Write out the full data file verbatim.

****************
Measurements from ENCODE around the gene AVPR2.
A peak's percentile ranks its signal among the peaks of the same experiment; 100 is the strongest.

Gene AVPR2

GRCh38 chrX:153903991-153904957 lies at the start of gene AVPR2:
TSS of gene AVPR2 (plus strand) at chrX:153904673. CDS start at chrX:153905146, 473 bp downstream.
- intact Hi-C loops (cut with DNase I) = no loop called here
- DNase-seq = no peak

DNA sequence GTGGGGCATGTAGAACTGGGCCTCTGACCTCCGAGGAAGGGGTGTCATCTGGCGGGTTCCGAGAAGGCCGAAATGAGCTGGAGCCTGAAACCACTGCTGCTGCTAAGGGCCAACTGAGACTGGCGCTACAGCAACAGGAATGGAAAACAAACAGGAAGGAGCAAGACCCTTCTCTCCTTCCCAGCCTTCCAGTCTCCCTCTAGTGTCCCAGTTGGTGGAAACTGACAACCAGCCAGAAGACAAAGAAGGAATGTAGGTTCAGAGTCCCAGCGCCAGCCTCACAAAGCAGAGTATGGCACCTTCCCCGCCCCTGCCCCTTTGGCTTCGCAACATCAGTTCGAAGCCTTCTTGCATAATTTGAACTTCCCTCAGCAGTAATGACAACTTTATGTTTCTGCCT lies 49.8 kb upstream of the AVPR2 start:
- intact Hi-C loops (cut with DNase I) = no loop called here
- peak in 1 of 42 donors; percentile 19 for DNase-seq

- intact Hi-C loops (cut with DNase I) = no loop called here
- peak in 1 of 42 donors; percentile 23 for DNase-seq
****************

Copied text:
Measurements from ENCODE around the gene AVPR2.
A peak's percentile ranks its signal among the peaks of the same experiment; 100 is the strongest.

Gene AVPR2

GRCh38 chrX:153903991-153904957 lies at the start of gene AVPR2:
TSS of gene AVPR2 (plus strand) at chrX:153904673. CDS start at chrX:153905146, 473 bp downstream.
- intact Hi-C loops (cut with DNase I) = no loop called here
- DNase-seq = no peak

DNA sequence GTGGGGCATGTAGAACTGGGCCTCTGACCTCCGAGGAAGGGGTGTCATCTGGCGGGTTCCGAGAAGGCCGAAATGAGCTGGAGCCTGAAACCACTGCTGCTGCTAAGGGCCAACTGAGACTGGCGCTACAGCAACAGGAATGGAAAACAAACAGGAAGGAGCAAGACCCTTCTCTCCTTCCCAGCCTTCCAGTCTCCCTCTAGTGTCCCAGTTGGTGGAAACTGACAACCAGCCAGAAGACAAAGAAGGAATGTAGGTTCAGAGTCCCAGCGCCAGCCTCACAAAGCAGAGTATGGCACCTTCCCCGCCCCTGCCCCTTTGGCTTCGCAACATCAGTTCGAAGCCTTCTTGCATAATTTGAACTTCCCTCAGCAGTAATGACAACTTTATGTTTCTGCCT lies 49.8 kb upstream of the AVPR2 start:
- intact Hi-C loops (cut with DNase I) = no loop called here
- peak in 1 of 42 donors; percentile 19 for DNase-seq

- intact Hi-C loops (cut with DNase I) = no loop called here
- peak in 1 of 42 donors; percentile 23 for DNase-seq